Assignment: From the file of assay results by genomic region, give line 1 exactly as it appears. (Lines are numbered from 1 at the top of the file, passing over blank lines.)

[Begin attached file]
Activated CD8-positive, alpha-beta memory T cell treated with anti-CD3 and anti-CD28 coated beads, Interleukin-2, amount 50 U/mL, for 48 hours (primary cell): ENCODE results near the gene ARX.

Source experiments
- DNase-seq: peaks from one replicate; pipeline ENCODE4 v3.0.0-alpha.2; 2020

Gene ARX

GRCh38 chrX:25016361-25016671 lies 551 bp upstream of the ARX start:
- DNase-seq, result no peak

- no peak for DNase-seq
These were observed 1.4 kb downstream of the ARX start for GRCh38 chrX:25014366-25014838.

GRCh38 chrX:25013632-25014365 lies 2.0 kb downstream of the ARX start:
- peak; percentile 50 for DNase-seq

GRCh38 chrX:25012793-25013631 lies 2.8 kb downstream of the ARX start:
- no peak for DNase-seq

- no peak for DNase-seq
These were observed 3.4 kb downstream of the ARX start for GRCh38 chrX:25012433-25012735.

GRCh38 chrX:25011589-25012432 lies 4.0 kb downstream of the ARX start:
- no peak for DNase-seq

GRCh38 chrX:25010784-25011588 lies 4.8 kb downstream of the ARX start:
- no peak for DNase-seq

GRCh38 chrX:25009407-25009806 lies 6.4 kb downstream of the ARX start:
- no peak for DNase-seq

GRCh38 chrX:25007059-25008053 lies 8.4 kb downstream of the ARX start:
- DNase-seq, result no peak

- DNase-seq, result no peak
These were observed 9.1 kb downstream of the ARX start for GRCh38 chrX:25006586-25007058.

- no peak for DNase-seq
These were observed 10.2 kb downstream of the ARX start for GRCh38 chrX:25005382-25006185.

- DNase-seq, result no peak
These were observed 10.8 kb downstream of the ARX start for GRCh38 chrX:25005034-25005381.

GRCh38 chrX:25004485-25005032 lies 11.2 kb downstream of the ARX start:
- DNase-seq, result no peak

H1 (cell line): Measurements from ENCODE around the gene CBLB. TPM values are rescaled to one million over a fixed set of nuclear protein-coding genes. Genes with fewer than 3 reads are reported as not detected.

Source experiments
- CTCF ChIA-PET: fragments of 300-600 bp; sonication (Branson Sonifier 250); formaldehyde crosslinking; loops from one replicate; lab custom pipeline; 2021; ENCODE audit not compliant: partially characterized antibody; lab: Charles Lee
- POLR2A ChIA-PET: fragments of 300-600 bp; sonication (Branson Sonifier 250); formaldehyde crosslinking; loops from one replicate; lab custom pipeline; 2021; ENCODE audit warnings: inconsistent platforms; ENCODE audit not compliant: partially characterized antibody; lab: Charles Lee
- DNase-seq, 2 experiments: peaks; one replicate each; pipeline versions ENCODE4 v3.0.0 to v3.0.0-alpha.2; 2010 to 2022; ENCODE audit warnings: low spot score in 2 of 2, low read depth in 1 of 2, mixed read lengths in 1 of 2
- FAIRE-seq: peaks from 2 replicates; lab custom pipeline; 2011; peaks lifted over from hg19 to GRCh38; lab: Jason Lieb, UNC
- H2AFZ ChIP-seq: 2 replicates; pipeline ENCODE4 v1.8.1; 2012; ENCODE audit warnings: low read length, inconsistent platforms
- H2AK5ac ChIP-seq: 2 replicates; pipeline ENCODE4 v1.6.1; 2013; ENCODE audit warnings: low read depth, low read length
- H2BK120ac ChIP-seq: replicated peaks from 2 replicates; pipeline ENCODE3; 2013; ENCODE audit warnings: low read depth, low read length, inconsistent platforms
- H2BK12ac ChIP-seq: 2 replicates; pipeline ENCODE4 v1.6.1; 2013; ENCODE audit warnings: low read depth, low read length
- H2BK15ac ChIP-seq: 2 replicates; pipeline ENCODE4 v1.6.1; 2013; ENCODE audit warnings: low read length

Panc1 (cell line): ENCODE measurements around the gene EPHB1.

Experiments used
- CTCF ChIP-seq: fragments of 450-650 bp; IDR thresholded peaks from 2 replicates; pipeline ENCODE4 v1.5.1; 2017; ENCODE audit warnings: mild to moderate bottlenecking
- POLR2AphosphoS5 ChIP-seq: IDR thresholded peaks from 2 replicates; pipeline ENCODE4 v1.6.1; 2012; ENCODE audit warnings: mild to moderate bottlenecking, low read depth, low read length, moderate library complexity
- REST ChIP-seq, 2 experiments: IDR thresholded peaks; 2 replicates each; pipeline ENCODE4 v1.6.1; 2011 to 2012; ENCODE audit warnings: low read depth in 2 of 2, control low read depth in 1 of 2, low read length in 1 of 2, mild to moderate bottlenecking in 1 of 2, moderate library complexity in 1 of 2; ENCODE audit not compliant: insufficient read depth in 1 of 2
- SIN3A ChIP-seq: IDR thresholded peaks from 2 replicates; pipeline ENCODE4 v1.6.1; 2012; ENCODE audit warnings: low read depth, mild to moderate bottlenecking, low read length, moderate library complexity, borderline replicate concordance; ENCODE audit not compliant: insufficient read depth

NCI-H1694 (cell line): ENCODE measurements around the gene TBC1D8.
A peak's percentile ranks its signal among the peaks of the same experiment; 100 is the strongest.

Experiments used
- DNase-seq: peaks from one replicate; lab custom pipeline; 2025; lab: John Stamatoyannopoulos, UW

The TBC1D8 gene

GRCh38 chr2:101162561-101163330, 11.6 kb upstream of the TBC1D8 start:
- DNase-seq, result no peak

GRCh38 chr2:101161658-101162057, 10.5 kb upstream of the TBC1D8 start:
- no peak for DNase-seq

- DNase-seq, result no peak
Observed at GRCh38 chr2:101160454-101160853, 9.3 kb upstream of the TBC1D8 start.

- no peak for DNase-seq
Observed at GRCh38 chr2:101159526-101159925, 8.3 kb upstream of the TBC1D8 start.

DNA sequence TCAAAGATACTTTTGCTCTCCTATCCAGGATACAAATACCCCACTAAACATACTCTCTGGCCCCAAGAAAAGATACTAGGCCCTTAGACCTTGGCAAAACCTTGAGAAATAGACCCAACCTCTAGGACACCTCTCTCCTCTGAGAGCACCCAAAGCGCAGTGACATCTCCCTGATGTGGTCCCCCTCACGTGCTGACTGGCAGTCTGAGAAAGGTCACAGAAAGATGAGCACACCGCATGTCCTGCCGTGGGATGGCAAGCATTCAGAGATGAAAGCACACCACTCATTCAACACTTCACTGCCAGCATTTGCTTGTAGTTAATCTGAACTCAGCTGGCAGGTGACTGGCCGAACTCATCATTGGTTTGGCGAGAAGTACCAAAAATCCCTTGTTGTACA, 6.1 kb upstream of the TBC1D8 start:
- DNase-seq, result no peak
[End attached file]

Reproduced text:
Activated CD8-positive, alpha-beta memory T cell treated with anti-CD3 and anti-CD28 coated beads, Interleukin-2, amount 50 U/mL, for 48 hours (primary cell): ENCODE results near the gene ARX.